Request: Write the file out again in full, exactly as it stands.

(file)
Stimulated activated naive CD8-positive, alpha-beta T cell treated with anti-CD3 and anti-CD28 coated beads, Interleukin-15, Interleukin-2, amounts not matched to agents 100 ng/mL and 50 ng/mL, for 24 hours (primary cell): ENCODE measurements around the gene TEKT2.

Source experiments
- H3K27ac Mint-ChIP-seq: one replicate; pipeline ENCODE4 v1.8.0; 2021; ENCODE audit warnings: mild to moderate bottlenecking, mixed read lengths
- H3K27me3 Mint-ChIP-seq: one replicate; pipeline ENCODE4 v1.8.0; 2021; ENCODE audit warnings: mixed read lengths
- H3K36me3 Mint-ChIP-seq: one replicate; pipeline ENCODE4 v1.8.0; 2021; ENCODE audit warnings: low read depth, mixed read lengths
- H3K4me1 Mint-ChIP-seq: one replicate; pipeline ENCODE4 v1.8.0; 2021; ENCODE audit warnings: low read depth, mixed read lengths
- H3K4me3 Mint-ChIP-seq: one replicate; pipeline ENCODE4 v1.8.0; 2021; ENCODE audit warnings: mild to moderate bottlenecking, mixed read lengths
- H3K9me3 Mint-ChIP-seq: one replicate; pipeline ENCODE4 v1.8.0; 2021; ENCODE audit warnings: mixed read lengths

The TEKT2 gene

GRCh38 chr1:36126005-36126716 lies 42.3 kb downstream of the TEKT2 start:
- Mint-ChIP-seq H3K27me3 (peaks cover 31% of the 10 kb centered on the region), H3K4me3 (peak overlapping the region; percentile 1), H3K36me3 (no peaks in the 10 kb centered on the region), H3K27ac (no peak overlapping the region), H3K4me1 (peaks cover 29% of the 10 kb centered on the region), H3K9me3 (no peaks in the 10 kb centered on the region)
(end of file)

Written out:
Stimulated activated naive CD8-positive, alpha-beta T cell treated with anti-CD3 and anti-CD28 coated beads, Interleukin-15, Interleukin-2, amounts not matched to agents 100 ng/mL and 50 ng/mL, for 24 hours (primary cell): ENCODE measurements around the gene TEKT2.

Source experiments
- H3K27ac Mint-ChIP-seq: one replicate; pipeline ENCODE4 v1.8.0; 2021; ENCODE audit warnings: mild to moderate bottlenecking, mixed read lengths
- H3K27me3 Mint-ChIP-seq: one replicate; pipeline ENCODE4 v1.8.0; 2021; ENCODE audit warnings: mixed read lengths
- H3K36me3 Mint-ChIP-seq: one replicate; pipeline ENCODE4 v1.8.0; 2021; ENCODE audit warnings: low read depth, mixed read lengths
- H3K4me1 Mint-ChIP-seq: one replicate; pipeline ENCODE4 v1.8.0; 2021; ENCODE audit warnings: low read depth, mixed read lengths
- H3K4me3 Mint-ChIP-seq: one replicate; pipeline ENCODE4 v1.8.0; 2021; ENCODE audit warnings: mild to moderate bottlenecking, mixed read lengths
- H3K9me3 Mint-ChIP-seq: one replicate; pipeline ENCODE4 v1.8.0; 2021; ENCODE audit warnings: mixed read lengths

The TEKT2 gene

GRCh38 chr1:36126005-36126716 lies 42.3 kb downstream of the TEKT2 start:
- Mint-ChIP-seq H3K27me3 (peaks cover 31% of the 10 kb centered on the region), H3K4me3 (peak overlapping the region; percentile 1), H3K36me3 (no peaks in the 10 kb centered on the region), H3K27ac (no peak overlapping the region), H3K4me1 (peaks cover 29% of the 10 kb centered on the region), H3K9me3 (no peaks in the 10 kb centered on the region)